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Friday, October 9, 2015

In the Vaunted Halls of Heaven

A couple of weeks ago, I went to Twitter and asked folks to send me very specific fiction genres.
"Call me Slamdrew. Dr. Dunkenstein was my father."

I don't know what I expected, but these are two of the responses I got:

I guess I asked for that, right? To be fair, it's the kind of response I would have given if someone else had asked. I asked a question, and those were legitimate answers. Unfortunately, the reason I was looking for fiction genres in the first place was so that I could do another genre mash-up.

So, here I am with two genres, much more specific than I had anticipated, and a self-set goal of combining them. Now, I did get some other suggestions, and I could have used those. But to me, that would have been taking the easy way. No, I would take on this challenge, and I would beat it.

In case you haven't figured out where this is going yet, spoiler alert: I did it. After several false starts, I managed to reconcile these two genres into a single, brilliant (if I do say so myself) idea. You're welcome.

In the Vaunted Halls of Heaven

In 1966, at the height of the space race, the USSR sent up a dozen capuchin monkeys in secret in the Voskhod 3 as part of a long-term viability test. Unfortunately, they lost contact with the spacecraft and assumed that the life-support systems had failed alongside the communications array. The government erased all records of the launch of the spacecraft and cancelled the Voskhod program.

Over the next 100 years of space travel and exploration, the little USSR pod went unremarked. The Russian government had projected when and where it would return to Earth, but either the calculations were lost or there was no one around to keep an eye on them, because when the Voskhod 3 did not descend from orbit, no one noticed.

Aboard the Voskhod 3, the monkeys not only survived, but thrived. The experimental atomic reactor kept the station going, but the small, steady aura of radiation induced strange mutations among the capuchin population. Their lifecycle shortened, and mutations quickly led to a much more advanced creature than was sent up. In only 30 years, they were already developing noticeable intelligence and advanced society.

By 2066, the capuchins aboard Voskhod 3 had evolved human-level intelligence and had begun collecting orbital debris to expand their own craft. When they observed a series of bright flashes, followed by a cessation of all electronic signals, they understood what had happened to the humans below: global thermonuclear war.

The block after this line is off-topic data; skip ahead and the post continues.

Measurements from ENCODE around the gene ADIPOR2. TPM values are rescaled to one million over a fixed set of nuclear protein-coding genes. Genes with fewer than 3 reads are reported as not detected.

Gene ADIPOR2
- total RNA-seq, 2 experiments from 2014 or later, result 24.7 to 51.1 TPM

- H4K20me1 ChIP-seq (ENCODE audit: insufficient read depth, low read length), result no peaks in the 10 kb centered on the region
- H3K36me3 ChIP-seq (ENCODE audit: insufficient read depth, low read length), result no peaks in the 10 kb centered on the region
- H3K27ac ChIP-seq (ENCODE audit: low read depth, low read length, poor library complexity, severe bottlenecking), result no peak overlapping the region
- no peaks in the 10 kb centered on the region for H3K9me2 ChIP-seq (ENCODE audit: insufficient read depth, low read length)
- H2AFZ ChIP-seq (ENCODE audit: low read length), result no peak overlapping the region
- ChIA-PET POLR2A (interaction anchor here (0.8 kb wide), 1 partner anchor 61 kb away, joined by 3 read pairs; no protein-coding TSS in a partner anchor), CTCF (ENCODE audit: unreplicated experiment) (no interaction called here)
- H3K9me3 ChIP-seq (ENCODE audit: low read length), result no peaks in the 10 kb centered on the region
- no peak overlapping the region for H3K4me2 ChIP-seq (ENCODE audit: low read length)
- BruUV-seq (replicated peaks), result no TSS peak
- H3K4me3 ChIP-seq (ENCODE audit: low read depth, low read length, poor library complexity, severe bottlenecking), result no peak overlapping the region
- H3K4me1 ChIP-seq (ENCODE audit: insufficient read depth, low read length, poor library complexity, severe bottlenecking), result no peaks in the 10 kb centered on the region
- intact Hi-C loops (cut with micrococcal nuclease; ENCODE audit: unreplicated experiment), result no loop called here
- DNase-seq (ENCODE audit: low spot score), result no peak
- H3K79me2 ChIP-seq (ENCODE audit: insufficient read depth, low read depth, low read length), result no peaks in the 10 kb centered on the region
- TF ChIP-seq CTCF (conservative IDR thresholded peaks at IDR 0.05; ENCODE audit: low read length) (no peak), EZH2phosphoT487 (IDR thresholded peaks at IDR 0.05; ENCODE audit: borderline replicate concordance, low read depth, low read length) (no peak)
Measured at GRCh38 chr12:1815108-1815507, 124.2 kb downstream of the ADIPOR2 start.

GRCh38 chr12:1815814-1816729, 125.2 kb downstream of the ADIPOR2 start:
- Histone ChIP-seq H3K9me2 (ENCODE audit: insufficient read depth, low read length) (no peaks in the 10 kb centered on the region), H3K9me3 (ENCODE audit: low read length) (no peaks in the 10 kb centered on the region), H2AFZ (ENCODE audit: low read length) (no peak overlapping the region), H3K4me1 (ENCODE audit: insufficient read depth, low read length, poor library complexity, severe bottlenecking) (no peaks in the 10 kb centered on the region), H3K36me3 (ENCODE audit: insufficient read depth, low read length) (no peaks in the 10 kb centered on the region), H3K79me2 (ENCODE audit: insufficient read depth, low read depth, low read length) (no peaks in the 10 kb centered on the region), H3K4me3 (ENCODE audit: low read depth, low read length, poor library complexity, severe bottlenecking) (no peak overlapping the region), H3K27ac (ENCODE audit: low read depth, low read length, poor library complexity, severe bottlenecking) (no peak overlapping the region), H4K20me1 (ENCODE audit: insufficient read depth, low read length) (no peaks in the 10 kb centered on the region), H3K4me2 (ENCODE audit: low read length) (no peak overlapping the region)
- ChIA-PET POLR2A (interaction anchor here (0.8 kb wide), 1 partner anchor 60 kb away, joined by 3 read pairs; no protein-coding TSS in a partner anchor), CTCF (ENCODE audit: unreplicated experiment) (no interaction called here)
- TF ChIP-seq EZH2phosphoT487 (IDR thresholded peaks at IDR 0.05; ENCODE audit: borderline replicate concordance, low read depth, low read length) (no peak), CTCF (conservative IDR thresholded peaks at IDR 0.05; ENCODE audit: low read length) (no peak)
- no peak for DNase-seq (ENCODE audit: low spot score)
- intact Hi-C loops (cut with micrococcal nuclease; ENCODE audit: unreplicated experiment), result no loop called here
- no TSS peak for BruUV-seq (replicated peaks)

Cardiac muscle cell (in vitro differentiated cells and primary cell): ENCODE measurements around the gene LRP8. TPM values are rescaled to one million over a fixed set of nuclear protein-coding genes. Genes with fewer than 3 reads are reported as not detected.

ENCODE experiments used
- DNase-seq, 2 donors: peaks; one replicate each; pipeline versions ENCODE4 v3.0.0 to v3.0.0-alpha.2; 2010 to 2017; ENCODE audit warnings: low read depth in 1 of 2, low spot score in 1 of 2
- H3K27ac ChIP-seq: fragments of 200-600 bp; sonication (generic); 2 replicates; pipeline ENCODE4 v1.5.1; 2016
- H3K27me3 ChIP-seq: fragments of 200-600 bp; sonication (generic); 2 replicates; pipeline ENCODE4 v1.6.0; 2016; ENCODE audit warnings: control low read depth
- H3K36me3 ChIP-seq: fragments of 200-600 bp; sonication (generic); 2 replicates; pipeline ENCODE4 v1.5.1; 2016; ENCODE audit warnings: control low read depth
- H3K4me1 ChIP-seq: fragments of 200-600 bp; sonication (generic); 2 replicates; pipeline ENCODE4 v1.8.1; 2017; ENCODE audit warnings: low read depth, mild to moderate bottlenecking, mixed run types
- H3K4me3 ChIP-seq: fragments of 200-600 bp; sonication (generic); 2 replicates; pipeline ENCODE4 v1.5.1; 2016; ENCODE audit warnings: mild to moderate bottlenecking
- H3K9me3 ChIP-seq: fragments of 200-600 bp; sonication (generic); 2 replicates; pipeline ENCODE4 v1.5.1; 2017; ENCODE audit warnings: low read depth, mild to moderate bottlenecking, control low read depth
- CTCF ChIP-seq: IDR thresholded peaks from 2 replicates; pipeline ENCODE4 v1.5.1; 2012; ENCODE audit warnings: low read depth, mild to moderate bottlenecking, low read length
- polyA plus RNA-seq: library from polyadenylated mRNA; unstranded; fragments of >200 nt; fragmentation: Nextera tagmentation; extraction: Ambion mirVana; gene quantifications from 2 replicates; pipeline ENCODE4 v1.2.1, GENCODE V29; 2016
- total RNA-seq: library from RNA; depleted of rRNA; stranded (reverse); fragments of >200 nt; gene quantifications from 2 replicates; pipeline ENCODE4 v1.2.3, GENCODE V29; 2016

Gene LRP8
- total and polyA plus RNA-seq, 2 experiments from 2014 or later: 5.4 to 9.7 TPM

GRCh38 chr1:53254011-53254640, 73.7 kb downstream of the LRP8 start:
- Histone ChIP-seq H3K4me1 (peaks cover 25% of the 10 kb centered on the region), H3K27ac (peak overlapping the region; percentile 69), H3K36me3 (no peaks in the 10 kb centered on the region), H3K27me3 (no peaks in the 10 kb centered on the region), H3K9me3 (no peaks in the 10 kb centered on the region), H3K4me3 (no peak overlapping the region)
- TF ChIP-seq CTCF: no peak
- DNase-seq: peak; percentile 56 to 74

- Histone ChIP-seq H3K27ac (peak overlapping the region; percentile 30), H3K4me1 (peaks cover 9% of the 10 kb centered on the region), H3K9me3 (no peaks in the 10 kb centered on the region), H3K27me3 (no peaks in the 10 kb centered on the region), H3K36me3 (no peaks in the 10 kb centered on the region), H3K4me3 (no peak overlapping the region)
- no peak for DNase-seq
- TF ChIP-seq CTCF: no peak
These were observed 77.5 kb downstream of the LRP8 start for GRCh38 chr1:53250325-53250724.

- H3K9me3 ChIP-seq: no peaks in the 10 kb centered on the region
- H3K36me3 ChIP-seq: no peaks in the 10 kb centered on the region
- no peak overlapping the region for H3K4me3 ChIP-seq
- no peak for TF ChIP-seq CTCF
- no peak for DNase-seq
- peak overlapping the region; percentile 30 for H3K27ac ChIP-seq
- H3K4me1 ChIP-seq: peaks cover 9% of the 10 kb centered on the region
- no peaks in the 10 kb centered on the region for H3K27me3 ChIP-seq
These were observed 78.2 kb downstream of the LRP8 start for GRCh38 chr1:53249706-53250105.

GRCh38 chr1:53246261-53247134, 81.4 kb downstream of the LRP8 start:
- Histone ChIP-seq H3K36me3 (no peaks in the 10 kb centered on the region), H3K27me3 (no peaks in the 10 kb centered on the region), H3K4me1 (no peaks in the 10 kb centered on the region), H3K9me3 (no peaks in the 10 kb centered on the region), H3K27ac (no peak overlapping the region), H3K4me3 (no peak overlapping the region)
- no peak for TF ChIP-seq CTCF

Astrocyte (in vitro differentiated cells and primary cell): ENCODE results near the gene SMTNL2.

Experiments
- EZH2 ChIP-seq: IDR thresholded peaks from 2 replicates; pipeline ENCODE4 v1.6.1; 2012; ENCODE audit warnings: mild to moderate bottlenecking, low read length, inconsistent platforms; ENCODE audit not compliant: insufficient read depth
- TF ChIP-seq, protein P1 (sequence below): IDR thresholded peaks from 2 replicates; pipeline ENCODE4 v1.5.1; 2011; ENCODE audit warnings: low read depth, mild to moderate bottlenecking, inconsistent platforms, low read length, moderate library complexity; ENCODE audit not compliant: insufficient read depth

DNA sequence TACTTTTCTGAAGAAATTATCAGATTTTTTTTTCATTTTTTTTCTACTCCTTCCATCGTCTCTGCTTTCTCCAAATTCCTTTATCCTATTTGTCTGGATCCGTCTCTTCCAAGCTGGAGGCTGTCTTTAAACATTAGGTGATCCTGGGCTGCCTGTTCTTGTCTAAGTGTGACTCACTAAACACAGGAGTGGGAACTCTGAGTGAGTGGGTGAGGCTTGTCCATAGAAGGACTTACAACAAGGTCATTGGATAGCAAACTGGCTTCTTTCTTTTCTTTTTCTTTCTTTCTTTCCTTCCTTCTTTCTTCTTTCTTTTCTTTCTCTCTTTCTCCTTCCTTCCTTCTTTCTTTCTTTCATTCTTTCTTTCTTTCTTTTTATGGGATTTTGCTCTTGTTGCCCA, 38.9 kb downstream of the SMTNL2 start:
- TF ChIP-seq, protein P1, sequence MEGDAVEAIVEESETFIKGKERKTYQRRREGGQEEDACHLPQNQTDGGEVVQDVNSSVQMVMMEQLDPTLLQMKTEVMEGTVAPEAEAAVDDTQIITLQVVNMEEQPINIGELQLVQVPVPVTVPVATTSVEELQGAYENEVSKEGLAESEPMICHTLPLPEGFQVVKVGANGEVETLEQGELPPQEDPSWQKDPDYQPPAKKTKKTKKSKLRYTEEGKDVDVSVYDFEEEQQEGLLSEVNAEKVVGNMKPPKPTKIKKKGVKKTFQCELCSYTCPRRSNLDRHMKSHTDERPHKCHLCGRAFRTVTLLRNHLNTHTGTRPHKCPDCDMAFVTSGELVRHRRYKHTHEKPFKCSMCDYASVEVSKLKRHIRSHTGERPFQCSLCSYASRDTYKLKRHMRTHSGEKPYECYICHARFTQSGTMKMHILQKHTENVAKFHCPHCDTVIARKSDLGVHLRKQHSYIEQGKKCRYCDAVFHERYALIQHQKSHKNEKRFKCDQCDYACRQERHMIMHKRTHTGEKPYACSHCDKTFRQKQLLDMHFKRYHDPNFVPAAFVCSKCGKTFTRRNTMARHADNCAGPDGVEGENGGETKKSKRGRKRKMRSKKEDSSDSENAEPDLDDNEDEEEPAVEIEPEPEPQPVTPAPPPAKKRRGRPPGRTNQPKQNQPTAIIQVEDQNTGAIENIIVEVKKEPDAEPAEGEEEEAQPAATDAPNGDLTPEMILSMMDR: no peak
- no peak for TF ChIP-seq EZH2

They were shocked, then, when in 2076, they received a new signal from the surface. The capuchins had long ago developed their own language, but they still spoke several major languages of the humans. But, although the signal came in a human language, the message was not human. In their rush to save themselves, the humans had developed very advanced nanoscopic technology. Unfortunately for them, they were still in the testing phases when disaster struck.

The beings on the other end of the signal were lab rats and mice that had been successfully augmented by the nanotechnology and had survived the destruction of human civilization. However, though these rodents were intelligent, they lacked the century of experience and cool reasoning that the capuchins had developed. The rodents believed that their nanotechnology was magical, and that they were now in contact with divine beings.

After much debate among themselves, the capuchins decided not to clarify the rodents' mistake, and assumed the mantle of deities. They had amassed a significant quantity of surveillance equipment, so they could look down on many parts of the world below, and even see through the layer of dust that coated the atmosphere.

Another 20 years passed in this way, with the nanotech-enhanced rodents spreading across the mostly barren surface of the Earth under the guidance of their heavenly guardians. But the capuchins were busy with their own projects, and while they did observe and influence the rodents, that was not their greatest focus.

Perhaps they had learned too much from humanity, or perhaps all civilizations are simply doomed to fall to their own hubris eventually. The last divine message was sent simultaneously to all magicians around the world: "Heaven is under attack. Ascend through the skies and come to the aid of your gods." Along with the message, the gods delivered blueprints and a location.

It has been months since the last mouse prophet or rat wizard was able to make contact with their gods, though their magic still works. Now, a team of brave warriors, clever tinkerers, stealthy (hopefully reformed) thieves, powerful mages, and wise priests are ascending to heaven in the divine craft to find out what has dared to attack their gods.

Can they survive the dark, echoing halls of the strange space station built by the capuchins? Are any of them still alive? And what bizarre experiment caused the station to deliver its final message, an automatic SOS?

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